Some takeaways after the Tesla Model 3's official launch

The future is here
by Vijay Pattni | Jul 31, 2017

So the first 30 production versions of the new Tesla Model 3 have now left the factory, after a handover presentation outside Tesla’s Fremont factory.

Company boss Elon Musk was on hand to personally oversee the handover, as well as giving us a little insight into the world of the new Model 3 (And a quick drive in a Long Range version).

Here’s what we learned…


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The entire presentation was powered by a Tesla Model S.

A projector was mounted on the roof of a Tesla Model S and used its battery pack to rifle through Elon's slides. It was beamed onto the side of the outside factory wall.

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Lead by example, and all that…


Tesla is about to enter 'production hell.'

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The audience was comprised of people who had designed, engineered and built the Model 3. Elon noted that following the Model 3's huge interest and pre-order bank, the next six to nine months would be a major challenge, in order to build a huge number of cars.

"Frankly, we're going to be in production hell," he joked. "Welcome to hell!

"As the saying goes, if you’re going through hell… keep going."


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The design of the Model 3 was deliberately kept simple and clean.

This is because in the future—"the future being now," Musk said—cars will be increasingly autonomous. "You won't really need to look at an instrument panel all that often," he said. "You'll be able to do what you want—watch movies, talk to friends, go to sleep…"

So the design team 'agonized' over every detail, including things we'll never even notice, apparently.


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Every single Tesla being built today is capable of full autonomy.

That's, um, S, 3 and X—to arrange the Tesla line-up in a manner most amusing—able to deploy full autonomy. The 3 gets eight cameras, forward radar, and twelve ultrasonic sensors along with computing ability a feeble human mind cannot fathom.


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The glass canopy was pinched from the Model X.

"Since it's smaller than the Model S," Musk said, "how do we make it smaller on the outside but bigger on the inside?" The answer lies in the X's glass roof—"which makes you feel like you're flying a helicopter"—turned around and put on the rear of the 3.

More headroom and a greater sense of space inside. "It was one of the toughest design challenges of making the Model 3," he said.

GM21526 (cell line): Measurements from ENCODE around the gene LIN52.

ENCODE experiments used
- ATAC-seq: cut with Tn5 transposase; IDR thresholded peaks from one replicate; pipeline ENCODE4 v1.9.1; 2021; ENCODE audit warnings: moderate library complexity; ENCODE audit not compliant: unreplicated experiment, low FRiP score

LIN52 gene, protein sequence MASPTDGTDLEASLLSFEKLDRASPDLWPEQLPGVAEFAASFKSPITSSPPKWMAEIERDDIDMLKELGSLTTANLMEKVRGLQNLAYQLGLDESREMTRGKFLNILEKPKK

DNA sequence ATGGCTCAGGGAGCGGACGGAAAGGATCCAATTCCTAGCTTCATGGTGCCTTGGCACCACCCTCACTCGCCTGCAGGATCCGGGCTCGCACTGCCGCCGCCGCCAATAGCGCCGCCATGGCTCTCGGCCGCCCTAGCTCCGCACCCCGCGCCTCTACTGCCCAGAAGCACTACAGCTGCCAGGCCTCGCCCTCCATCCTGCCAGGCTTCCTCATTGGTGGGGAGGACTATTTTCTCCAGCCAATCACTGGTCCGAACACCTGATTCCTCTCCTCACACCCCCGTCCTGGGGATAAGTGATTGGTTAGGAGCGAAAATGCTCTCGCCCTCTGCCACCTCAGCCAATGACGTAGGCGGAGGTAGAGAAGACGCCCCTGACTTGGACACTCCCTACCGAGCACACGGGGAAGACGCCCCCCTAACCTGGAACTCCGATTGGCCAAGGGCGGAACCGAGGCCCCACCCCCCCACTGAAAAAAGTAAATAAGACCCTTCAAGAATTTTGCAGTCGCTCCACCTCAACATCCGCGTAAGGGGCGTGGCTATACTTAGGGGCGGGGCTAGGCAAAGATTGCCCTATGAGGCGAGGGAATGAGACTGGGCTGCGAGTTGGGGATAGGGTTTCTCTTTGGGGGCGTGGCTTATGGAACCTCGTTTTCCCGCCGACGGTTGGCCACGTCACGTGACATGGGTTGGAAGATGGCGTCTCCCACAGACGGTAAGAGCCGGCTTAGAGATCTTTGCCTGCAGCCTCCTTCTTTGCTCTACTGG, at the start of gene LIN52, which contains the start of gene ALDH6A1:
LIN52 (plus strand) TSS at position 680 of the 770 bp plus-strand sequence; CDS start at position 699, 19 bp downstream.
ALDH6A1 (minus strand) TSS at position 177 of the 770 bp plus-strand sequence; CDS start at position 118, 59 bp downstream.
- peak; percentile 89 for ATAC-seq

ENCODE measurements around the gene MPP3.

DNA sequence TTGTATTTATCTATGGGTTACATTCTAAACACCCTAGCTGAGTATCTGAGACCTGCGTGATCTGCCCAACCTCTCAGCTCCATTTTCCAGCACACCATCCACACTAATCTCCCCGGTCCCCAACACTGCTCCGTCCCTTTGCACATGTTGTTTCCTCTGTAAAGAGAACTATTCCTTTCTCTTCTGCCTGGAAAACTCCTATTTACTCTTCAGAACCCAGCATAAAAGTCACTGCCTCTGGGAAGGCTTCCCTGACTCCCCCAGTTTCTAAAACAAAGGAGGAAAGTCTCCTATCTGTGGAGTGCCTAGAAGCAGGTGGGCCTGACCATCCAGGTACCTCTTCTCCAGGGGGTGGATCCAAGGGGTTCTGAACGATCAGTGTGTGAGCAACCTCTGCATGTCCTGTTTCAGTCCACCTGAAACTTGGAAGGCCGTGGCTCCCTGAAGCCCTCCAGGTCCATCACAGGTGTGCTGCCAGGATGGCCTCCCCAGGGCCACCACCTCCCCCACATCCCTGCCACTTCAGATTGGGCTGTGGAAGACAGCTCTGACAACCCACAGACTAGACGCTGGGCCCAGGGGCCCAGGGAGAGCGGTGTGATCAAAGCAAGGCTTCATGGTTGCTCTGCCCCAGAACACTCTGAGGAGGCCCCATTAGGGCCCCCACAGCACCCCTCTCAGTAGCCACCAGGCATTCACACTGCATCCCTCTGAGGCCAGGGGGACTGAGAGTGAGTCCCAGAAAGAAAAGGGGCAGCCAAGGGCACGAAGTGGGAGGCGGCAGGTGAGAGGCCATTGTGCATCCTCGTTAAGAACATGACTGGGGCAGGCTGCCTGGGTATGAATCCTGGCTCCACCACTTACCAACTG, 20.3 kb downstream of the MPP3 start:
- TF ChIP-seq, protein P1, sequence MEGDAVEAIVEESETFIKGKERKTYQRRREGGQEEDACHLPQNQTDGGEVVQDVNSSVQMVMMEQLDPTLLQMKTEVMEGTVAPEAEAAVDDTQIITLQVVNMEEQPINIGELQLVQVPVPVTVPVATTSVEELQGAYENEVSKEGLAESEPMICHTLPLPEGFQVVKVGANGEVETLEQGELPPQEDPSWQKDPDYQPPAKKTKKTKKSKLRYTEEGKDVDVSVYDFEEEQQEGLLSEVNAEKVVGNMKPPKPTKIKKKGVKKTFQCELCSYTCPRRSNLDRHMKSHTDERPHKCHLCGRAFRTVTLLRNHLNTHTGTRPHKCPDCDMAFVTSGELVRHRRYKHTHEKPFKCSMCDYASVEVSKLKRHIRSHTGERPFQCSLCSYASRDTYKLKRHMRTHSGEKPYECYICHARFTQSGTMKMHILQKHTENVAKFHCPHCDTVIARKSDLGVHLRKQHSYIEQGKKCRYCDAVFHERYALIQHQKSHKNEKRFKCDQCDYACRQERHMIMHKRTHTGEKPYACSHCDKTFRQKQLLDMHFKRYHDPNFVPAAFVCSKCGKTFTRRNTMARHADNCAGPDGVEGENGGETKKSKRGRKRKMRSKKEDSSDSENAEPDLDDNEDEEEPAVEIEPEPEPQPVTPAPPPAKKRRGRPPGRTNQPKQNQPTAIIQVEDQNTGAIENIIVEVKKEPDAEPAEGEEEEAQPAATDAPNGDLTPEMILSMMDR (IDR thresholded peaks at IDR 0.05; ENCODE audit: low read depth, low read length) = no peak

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There are 10,000 unique parts in a Tesla Model 3.

And that's with getting the 'part count' down, too. Musk said the 3 has been engineered to be easier to build than the Model S. "The Model S is an amazing car but it's very hard to build," he conceded.

And this led into a casual flaming of the Volvo S60 and its five-star safety rating…


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It's apparently safer than a Volvo S60.

"On the one hand you've got one of the safest cars in the world," Musk notes, "a Volvo S60…"

He then cuts to a video showing side impacts of both a Tesla Model 3 and a Volvo S60. The S60 gets considerably more squishy than the 3.

"There are cars that say they are five-star. They are—though that's not a scientific metric. The Volvo is arguably the second safest car in the world." The audience applauds. Musk laughs. "It is obvious which car you would prefer to be in, in an accident," he says.

Safety then, was 'first and foremost' in engineering the 3.


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The Gigafactory is the largest battery factory in the world.

When complete, the Tesla Gigafactory will churn out more lithium-ion batteries than the rest of the world combined. From one building. The Fremont base is looking to pump out half a million Model 3s, along with 100,000 S and Xs; more if they can handle it.


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By next year, Tesla plans on building 10,000 cars a week.

The initial production target is 5,000 cars per week. By the end of 2018, double. Not only that, there's a plan to triple the number of superchargers across the globe, making it possible to quick charge your car anywhere.

"Eventually you’ll be able to go anywhere on earth," he said. "Technically you can—the supercharger is just about charging your car really fast."


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Tesla has built 50 Model 3s so far.

The first 30 production cars are for customers, but we found out that another 20 Model 3s exist for engineering validation.

Who knows, perhaps one of these is testing a beta version of a dual-motor, AWD Ludicrous Model 3…

NOTE: This article first appeared on Minor edits have been made.

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